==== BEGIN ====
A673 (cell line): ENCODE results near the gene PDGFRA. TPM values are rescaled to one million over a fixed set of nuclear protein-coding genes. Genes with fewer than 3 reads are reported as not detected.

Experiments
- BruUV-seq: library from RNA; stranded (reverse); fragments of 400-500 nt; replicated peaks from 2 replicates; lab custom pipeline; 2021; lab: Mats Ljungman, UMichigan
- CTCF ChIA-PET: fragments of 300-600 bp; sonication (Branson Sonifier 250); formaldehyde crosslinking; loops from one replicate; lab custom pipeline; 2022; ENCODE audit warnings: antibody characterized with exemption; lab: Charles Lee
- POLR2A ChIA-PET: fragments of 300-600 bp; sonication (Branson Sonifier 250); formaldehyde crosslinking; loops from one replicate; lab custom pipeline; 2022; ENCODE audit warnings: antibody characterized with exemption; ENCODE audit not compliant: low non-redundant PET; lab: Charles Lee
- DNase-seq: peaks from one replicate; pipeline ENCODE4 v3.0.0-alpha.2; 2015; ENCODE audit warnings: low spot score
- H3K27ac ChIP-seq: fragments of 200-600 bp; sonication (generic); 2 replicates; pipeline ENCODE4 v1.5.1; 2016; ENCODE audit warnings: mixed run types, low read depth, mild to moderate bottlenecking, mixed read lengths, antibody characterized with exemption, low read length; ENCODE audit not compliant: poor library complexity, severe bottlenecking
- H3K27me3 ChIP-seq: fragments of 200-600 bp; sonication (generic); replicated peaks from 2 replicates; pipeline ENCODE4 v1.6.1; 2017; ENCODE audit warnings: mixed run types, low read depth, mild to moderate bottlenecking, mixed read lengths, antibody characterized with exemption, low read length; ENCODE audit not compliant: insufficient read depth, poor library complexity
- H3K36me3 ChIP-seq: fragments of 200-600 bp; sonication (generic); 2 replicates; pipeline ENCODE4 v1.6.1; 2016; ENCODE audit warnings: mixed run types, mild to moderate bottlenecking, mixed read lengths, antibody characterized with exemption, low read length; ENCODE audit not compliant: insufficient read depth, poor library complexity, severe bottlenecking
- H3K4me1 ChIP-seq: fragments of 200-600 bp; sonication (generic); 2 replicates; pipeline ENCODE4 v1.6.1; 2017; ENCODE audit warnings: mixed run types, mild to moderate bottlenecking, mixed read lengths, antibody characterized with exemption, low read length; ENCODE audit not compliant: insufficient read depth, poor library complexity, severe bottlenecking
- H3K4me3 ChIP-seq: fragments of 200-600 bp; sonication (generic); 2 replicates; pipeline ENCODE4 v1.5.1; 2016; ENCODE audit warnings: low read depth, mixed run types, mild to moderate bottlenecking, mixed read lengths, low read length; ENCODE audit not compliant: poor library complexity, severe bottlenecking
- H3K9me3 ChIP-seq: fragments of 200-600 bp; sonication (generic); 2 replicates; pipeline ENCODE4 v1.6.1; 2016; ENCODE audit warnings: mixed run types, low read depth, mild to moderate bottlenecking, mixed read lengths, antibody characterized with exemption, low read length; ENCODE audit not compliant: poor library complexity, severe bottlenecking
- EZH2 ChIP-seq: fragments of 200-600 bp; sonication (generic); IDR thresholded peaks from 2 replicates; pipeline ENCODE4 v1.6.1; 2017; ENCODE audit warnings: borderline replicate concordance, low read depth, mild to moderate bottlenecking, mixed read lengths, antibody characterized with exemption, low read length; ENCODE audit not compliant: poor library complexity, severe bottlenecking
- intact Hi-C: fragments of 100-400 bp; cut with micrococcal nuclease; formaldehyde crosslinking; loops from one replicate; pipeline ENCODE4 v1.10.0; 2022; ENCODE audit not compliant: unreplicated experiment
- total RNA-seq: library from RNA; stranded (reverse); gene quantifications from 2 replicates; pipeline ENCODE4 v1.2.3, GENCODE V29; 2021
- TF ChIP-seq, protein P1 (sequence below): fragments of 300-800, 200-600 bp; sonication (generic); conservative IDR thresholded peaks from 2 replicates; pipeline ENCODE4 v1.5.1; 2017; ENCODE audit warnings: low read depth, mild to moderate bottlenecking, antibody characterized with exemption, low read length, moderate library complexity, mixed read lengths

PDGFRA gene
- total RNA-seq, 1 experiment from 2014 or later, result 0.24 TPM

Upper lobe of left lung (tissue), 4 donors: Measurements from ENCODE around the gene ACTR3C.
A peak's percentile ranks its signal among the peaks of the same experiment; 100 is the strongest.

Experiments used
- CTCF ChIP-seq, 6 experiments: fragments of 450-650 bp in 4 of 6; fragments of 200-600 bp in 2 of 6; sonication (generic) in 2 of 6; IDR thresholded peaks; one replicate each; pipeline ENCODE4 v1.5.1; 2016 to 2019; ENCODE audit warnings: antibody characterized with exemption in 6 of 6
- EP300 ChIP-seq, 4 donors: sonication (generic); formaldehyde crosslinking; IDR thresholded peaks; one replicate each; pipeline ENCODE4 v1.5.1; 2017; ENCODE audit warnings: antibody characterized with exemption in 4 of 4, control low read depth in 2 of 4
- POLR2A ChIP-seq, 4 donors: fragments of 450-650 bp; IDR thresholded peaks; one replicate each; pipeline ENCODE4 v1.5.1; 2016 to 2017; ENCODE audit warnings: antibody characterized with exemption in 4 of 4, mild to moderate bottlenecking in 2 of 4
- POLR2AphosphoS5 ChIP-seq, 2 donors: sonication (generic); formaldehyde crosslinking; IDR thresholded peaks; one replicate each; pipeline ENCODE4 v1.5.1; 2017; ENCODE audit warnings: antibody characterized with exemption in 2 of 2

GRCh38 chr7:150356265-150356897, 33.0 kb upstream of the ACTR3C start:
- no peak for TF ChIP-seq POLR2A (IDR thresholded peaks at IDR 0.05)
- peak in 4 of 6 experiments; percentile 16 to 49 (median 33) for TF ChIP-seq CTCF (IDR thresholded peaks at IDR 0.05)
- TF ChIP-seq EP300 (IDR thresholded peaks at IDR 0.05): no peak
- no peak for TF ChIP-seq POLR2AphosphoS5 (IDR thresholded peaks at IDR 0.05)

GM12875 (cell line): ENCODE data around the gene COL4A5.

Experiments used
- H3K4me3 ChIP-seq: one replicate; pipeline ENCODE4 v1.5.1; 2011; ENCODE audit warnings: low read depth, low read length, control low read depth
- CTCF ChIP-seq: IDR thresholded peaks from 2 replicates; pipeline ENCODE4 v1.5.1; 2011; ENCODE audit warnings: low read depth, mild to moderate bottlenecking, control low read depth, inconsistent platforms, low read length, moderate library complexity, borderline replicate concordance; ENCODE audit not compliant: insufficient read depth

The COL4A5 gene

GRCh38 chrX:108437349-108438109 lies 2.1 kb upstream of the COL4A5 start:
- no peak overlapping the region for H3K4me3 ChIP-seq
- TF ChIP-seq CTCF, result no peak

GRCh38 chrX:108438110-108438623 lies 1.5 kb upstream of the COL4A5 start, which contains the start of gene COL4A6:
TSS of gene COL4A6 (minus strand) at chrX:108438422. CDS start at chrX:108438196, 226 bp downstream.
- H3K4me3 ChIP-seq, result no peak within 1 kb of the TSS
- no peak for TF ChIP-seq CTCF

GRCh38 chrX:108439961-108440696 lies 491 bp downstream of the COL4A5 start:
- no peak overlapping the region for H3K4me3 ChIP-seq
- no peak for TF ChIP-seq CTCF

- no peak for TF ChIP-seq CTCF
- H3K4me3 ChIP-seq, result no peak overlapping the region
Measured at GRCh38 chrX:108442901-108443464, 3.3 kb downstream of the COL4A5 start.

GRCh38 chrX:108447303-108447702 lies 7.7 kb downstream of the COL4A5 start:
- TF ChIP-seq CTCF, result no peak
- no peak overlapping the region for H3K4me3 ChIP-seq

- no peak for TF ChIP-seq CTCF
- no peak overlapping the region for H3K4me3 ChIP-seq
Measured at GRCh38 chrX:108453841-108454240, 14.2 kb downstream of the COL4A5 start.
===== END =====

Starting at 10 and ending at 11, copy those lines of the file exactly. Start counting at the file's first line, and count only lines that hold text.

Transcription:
- H3K4me1 ChIP-seq: fragments of 200-600 bp; sonication (generic); 2 replicates; pipeline ENCODE4 v1.6.1; 2017; ENCODE audit warnings: mixed run types, mild to moderate bottlenecking, mixed read lengths, antibody characterized with exemption, low read length; ENCODE audit not compliant: insufficient read depth, poor library complexity, severe bottlenecking
- H3K4me3 ChIP-seq: fragments of 200-600 bp; sonication (generic); 2 replicates; pipeline ENCODE4 v1.5.1; 2016; ENCODE audit warnings: low read depth, mixed run types, mild to moderate bottlenecking, mixed read lengths, low read length; ENCODE audit not compliant: poor library complexity, severe bottlenecking